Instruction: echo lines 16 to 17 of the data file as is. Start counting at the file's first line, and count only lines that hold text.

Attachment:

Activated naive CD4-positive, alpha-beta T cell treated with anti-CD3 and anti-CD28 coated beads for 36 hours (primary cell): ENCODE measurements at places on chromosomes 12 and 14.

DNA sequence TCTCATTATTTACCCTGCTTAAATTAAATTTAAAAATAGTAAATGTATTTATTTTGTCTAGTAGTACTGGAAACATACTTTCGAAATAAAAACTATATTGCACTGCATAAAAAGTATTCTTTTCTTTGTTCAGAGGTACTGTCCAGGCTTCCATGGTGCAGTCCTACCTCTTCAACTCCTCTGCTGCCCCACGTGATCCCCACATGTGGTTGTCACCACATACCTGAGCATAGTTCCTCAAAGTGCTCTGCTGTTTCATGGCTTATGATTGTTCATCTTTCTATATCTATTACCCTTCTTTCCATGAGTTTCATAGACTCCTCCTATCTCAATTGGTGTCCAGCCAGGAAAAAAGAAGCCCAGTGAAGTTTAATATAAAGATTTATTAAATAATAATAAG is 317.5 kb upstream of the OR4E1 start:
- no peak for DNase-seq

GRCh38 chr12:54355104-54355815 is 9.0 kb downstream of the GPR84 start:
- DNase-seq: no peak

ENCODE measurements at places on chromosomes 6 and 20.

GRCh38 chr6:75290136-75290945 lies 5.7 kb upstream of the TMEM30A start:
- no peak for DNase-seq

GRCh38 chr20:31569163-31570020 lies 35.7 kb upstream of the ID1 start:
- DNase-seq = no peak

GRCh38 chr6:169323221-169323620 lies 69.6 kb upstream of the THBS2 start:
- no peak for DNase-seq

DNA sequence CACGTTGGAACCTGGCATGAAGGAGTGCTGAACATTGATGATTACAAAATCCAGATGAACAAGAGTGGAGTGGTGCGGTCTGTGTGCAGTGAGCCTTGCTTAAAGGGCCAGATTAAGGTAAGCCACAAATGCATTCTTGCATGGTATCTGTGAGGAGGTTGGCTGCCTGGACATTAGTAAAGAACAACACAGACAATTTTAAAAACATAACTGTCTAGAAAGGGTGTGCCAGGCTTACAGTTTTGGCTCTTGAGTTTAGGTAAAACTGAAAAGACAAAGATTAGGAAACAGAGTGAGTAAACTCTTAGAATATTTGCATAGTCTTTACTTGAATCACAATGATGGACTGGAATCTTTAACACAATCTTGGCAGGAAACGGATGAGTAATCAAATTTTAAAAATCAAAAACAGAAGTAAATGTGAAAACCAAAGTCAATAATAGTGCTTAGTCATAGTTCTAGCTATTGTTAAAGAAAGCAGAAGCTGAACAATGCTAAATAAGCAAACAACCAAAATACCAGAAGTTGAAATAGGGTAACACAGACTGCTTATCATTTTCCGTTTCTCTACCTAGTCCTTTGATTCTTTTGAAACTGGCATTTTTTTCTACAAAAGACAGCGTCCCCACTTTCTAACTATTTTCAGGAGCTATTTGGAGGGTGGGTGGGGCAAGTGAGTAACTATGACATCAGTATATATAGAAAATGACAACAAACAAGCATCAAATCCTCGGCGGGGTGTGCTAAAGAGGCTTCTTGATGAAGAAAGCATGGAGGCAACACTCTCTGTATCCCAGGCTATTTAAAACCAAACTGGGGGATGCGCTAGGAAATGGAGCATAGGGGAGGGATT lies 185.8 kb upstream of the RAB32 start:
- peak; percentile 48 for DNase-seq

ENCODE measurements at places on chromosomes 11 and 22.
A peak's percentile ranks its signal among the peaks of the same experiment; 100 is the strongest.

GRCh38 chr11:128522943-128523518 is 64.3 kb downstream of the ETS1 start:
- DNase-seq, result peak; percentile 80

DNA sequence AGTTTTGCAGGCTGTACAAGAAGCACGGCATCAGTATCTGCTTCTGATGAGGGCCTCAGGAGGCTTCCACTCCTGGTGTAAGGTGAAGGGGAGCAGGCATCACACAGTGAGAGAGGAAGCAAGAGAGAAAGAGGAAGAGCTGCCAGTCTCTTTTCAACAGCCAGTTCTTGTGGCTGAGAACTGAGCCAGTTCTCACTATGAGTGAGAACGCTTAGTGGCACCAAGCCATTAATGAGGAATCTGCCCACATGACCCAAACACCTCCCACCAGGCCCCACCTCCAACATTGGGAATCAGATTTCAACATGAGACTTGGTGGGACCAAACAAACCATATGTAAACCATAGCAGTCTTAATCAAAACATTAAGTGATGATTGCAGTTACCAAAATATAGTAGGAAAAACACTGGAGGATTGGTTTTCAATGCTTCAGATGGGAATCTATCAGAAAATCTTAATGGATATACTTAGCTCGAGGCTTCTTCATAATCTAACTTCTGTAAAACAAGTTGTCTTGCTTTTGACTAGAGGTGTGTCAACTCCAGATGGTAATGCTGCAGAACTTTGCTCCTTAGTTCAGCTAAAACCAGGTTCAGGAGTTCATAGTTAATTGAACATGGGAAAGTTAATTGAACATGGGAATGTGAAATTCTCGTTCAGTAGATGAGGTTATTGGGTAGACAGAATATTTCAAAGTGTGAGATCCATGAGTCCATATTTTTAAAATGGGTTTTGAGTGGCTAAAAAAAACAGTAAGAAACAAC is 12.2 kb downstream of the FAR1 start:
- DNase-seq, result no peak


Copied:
A peak's percentile ranks its signal among the peaks of the same experiment; 100 is the strongest.

GRCh38 chr11:128522943-128523518 is 64.3 kb downstream of the ETS1 start: